Human Immunology . T Cell Immunity . Tumor Cell Therapy . Antigen Recognition . MR1T Cells 

Experimental Immunology

MR1-restricted T cell recognition of metabolite antigens in cancer, infections and autoimmune diseases

T lymphocytes recognize a variety of antigens and exert important functions in immune response. The activation of T cells is mediated by engagement of the T cell receptor (TCR) that recognizes antigens on the surface of antigen-presenting cells. T cells may recognize antigens of different chemical composition, including short peptides, lipids, and small metabolites. Upon interaction of complexes formed by antigen-presenting molecules and antigens with TCR, T cells become activated and exert their effector functions.

We study the nature of the antigens that stimulate T cells. Recently, we have focused on a new population of T cells that we identified and called MR1T cells and that recognize endogenous metabolites presented by the antigen-presenting molecule MR1. We found that MR1T cells use a polyclonal TCR gene repertoire, they have  different functional capabilities, including killer and helper functions, and are present in healthy individuals with frequencies similar to those of peptide-specific T cells.  They also show different gene regulatory mechanisms, thus indicating that they are a functionally heterogeneous population of T cells, resembling adaptive T cells specific for peptide or lipid antigens. An important characteristic of MR1T cells is that  they mostly recognize tumor cells and not healthy cells. This unexpected tumor recognition bias is due to the preferential accumulation of unique metabolite antigens within tumor cells. Our laboratory has started a multi-disciplinary approach to identify the nature of these novel tumor antigens using molecular approaches to reveal genes relevant to metabolite accumulation. We also have established tools to perform HPLC separation of metabolites from tumor cells, which are then tested for their stimulatory capacity and structure by mass spectrometry and NMR. We have generated a large number of MR1T cell clones that have been tested against >50 tumor cell lines. These studies revealed that MR1T cells recognize patterns of tumor cells. Transfer of TCR genes confirmed TCR specificity. Furthermore, tumor cells were also grouped according to their capacity to stimulate most or only some of tested MR1T cells. We interpret these findings with the presence of MR1T TCR that recognize metabolite antigens shared among many tumors, and with the presence of multiple types of metabolic alterations that occur in tumor cells. The combination of both induces a pattern-type recognition of tumor cells by MR1T cells.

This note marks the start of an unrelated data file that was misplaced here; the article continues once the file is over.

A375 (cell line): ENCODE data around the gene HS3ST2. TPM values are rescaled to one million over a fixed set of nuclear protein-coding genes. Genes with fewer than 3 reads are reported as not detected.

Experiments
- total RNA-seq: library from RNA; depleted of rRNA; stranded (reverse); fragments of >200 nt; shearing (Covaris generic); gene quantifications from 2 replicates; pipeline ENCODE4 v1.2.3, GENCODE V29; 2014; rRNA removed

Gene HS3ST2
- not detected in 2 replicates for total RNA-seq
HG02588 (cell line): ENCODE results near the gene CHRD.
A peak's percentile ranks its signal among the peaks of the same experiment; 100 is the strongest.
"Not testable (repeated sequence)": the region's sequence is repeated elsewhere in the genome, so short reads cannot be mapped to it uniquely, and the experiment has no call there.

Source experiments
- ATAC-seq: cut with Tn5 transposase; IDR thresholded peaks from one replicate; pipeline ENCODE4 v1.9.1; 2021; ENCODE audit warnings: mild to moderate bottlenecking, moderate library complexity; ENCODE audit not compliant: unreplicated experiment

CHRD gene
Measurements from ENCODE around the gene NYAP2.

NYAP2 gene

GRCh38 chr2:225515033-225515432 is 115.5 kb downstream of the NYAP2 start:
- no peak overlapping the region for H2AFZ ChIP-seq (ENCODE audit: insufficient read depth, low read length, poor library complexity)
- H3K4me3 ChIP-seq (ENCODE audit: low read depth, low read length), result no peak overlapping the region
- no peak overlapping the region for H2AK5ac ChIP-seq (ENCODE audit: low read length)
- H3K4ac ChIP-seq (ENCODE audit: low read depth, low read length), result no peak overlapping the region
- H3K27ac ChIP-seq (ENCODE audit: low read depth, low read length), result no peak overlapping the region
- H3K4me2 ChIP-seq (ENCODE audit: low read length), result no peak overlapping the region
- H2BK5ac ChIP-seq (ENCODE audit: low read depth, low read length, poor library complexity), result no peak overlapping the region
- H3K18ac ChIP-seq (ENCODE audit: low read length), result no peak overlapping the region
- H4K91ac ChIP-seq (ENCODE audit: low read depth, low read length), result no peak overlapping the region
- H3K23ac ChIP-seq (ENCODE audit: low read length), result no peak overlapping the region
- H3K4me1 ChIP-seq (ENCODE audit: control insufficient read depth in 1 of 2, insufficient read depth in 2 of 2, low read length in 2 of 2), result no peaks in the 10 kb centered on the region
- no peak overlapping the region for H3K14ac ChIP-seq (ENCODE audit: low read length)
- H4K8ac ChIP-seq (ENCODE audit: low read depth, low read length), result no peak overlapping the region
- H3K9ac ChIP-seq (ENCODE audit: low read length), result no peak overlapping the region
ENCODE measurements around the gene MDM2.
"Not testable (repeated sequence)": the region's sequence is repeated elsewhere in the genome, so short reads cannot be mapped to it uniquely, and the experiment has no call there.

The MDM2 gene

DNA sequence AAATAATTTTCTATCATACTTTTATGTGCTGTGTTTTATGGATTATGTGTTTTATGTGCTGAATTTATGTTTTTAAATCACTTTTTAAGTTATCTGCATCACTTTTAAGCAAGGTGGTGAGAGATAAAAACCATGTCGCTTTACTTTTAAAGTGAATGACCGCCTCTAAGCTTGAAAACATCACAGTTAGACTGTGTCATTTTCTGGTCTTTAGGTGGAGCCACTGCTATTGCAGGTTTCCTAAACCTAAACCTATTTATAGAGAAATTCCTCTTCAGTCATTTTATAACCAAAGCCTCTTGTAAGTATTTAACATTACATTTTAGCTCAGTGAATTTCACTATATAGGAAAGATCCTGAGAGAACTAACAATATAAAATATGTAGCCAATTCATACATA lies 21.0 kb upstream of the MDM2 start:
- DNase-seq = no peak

These findings have raised major interest in using MR1T cells in novel types of anti-tumor cell therapy. This is justified by several reasons as follows, i) the metabo-lites stimulating individual MR1T cells accumulate in many tumor types, independently of their tissue origin; ii) metabolite antigens cannot be readily modified by tumor cells, limiting recognition escape associated with antigen modification as the case with peptide antigens; iii) MR1 is ubiquitously expressed and even tumor cells expressing very low levels of MR1 on their membrane may efficiently stimulate specific MR1T cells; iv) the MR1 gene is not polymorphic and thus the same MR1T TCR recognizes tumors from different individuals; v) MR1T cells show killer and helper functions, which are both required for optimal anti-tumor cell therapy. 

Current studies are addressing the nature of the stimulatory antigens, the regulation of metabolic pathways relevant to generation and accumulation of MR1T-stumulatory metabolites, the identification of the cellular compartments where metabolites are generated and how they are transported to those where they can meet MR1 protein, and the nature of the co-stimulatory/inhibitory molecules that control the activation of MR1T cells. Ad hoc animal models are being exploited to investigate their capacity to recognize and control tumor expansion in vivo.

MR1T cells have the function of surveying the metabolic integrity of other cells and may prevent accumulation of metabolic alterations leading to dysregulated cell proliferation. Their use in novel tumor cell therapy approaches may represent a natural outcome of future translational applications.